Hmm, ok, looked at the PM link. Looks like the mods for a gearbox conversion really call for an engine lathe, which I don't have, and don't have access to. Not one good enough for this sort of work anyway. Looks like it's a pass for me.
Now, if that was a low hours HLVH out of a Stanford lab and needed the vari drive rebuilt, I'd jump on it for $2500..., and wouldn't be asking questions here that might alert a potential competitive buyer... <G>
Jon
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On 11/3/2010 8:34 AM, Ignoramus3281 wrote:

Given money and space, I'd really want an HLVH and a 16x60 engine lathe. Given that I don't have money and space and can only fit one lathe, no matter what I get, I'm going to be limited.
An HLVH or 10EE won't handle big stuff, a good size engine lathe isn't going to give me the precision and RPM I often need.
I'm likely to encounter mostly farm type work in Oz, but that's if I decide to really go into business there. That would call for the engine lathe. But if I am going to (finally) have my shop just for me and my hobby tinkering, then I want the tool room lathe.
The issue of greater importance is how long is it going to take me to get this thing up and running. I do have an Omniturn, but I absolutely must have a manual lathe available, so even if it's a good deal, if it's going to take several months to convert, I'd have to pass. Decisions, decisions...
Jon
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On 11/03/2010 12:16 PM, Jon Anderson wrote:

The tube kind can be difficult to fix, it has 4 thyratrons that can be close to impossible to get replacements for.
The all electromechanical type is quite a bit simpler. You have two control systems. One reduces motor field for the high-speed range, the other regulates the generator field for the lower speed range. Both are generally just big rheostats in series with the respective field windings.
Jon
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    So -- you could luck out and be able to fix it easily to run from real three phase or a rotary converter, and not need a VFD.
    My suspicion is that it is a problem with brushes in the generator or DC spindle motor.

    This latter is the approach the friend in the local metalworking club took. It was not a quick project, but he did a beautiful job.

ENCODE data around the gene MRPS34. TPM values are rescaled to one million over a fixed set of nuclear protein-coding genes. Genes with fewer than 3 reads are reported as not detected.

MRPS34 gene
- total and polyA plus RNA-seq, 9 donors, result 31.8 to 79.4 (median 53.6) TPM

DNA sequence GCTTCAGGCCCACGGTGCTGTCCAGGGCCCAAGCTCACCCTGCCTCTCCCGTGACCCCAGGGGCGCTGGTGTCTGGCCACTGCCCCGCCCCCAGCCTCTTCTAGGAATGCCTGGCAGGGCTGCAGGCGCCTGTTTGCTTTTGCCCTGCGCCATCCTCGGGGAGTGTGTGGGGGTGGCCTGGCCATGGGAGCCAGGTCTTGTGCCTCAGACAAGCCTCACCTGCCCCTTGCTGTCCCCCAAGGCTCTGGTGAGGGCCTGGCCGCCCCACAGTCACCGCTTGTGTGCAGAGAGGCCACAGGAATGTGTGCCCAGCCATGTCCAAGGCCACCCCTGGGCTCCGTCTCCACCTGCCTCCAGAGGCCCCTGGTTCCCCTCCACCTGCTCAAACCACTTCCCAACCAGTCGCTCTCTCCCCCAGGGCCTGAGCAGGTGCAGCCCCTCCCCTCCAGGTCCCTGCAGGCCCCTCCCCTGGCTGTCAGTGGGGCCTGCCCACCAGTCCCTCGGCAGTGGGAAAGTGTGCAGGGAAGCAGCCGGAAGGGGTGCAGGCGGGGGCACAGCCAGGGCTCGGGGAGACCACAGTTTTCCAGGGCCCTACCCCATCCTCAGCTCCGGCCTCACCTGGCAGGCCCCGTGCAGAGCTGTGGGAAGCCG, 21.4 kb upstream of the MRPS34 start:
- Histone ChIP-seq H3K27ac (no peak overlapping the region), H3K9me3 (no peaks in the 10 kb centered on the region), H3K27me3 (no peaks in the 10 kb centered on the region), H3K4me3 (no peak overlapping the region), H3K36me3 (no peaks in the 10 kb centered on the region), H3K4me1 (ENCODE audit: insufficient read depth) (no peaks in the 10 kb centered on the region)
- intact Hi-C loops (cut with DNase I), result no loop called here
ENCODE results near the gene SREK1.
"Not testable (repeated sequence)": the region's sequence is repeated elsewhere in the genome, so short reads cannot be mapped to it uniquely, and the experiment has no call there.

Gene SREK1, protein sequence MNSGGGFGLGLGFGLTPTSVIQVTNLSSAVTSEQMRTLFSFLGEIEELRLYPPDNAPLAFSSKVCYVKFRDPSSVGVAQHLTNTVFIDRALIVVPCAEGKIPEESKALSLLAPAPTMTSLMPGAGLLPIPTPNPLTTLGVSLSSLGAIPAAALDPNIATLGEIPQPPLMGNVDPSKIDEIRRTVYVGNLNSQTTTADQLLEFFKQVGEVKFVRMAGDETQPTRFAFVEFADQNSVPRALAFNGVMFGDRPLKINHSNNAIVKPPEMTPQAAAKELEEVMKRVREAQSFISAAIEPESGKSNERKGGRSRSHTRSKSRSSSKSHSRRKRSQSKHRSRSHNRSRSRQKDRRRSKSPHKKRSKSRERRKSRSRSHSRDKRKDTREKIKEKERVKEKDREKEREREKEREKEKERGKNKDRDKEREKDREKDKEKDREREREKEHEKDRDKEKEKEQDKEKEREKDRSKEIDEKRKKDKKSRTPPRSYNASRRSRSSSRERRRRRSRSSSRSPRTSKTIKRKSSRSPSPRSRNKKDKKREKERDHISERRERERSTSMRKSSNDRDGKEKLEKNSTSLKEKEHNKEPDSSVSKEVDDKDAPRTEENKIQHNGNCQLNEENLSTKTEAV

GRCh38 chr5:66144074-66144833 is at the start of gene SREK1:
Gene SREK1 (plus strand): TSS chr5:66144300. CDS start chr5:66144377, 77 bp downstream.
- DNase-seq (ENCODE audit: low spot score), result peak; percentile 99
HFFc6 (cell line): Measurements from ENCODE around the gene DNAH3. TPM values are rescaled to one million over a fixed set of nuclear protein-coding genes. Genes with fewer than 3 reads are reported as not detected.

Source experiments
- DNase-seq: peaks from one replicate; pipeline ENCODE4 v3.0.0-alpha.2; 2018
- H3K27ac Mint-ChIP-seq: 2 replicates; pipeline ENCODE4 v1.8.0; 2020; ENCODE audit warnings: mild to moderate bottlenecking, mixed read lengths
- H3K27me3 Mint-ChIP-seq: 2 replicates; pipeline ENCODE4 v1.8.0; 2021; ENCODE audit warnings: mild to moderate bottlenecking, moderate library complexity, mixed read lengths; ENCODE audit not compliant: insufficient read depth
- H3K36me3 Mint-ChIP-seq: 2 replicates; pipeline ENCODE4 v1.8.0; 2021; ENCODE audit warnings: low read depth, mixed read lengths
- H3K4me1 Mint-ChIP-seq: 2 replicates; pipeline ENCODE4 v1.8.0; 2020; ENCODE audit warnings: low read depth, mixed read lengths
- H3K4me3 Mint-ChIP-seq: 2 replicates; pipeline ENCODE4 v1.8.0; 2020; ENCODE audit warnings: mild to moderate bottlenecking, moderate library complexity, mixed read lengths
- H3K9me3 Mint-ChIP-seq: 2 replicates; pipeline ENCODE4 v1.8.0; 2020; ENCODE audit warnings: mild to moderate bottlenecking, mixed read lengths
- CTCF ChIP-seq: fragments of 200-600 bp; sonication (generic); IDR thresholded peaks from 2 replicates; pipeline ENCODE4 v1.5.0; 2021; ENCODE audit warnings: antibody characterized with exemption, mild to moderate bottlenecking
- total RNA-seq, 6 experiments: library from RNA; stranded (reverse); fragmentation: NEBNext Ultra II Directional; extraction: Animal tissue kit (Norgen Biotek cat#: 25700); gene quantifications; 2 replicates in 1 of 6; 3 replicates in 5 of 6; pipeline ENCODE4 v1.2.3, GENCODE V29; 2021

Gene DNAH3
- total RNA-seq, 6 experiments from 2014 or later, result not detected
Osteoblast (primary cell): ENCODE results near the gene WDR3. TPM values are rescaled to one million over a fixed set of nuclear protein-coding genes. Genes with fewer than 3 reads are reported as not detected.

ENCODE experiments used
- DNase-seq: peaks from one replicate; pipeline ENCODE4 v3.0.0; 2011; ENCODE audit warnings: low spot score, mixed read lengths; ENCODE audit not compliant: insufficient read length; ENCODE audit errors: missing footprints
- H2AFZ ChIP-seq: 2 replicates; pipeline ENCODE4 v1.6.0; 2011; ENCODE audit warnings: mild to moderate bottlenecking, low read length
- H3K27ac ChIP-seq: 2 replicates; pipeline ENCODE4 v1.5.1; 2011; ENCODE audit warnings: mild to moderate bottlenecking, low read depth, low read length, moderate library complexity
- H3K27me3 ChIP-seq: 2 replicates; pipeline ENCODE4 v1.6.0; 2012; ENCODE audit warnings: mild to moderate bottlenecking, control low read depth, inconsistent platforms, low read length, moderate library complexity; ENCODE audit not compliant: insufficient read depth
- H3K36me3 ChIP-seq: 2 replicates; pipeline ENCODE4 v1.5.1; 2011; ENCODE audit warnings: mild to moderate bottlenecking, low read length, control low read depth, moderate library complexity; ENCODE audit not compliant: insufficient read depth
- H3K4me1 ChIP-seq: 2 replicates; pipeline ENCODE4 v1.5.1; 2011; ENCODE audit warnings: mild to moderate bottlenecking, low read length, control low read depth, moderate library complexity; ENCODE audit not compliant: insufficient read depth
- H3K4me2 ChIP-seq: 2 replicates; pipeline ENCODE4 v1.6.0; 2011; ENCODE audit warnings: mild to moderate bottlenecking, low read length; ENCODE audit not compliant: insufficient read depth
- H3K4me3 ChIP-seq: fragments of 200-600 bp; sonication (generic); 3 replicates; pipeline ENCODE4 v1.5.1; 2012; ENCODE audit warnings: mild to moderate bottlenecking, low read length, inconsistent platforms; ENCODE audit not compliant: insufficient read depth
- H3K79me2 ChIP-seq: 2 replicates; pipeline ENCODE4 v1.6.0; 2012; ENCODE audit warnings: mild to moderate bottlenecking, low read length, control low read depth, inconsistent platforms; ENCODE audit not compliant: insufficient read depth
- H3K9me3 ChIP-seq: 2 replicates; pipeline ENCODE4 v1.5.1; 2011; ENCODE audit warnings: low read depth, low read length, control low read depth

A heavy (but good) decent deal.
    Good Luck,         DoN.
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On Wed, 03 Nov 2010 08:09:42 -0800, Jon Anderson

This may be of interest to you.....
http://www.practicalmachinist.com/vb/monarch-lathes/vfd-conversion-started-187915/
Gunner
"Confiscating wealth from those who have earned it, inherited it, or got lucky is never going to help 'the poor.' Poverty isn't caused by some people having more money than others, just as obesity isn't caused by McDonald's serving super-sized orders of French fries Poverty, like obesity, is caused by the life choices that dictate results." - John Tucci,
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On Wed, 03 Nov 2010 08:09:42 -0800, Jon Anderson

Btw...Leigh down at MarMachine just took in an absoultely georgious 13" Clausing Colchester and will be putting it up before long.....Its an 8015 as I recall..and is loaded with everything..including a DRO....
Which in my professional opinion..while not as "cool"..is a superior lathe.
Gunner, donning his flame proof suit and ceramic armor....
"Confiscating wealth from those who have earned it, inherited it, or got lucky is never going to help 'the poor.' Poverty isn't caused by some people having more money than others, just as obesity isn't caused by McDonald's serving super-sized orders of French fries Poverty, like obesity, is caused by the life choices that dictate results." - John Tucci,
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    The generator sort of Monarch 10ee has a three phase motor at the line side, spinning a generator which produces DC of the needed voltage and current, and then the speed control feeds voltage separately to the rotor and the field -- first increasing the rotor voltage as the speed is turned up, then holding it constant and reducing the field current, resulting in faster and faster spinning.
    Later ones use electronics to produce the DC for the spindle motor -- and some are more difficult to fix because they use tubes which are rather rare and expensive these days.
    The latest have solid state electronics which are also expensive to fix.
    The simple form of conversion mentioned is simply putting a VFD between the three phase input and the single-phase power line.
    A much more complex one involves removing the three phase motor, generator, and DC motor, and installing a higher horsepower three phase motor in place of the DC motor. A friend in the local metalworking club did this -- and had to do a lot of metalworking to come up with a proper mount for the three phase motor.
    Or -- Monarch will do the conversion for you -- for lots of money. This may be what he is talking about. And if so, it means that the current motor/generator and DC spindle motor may be bad, thus the factory conversion is the best bet.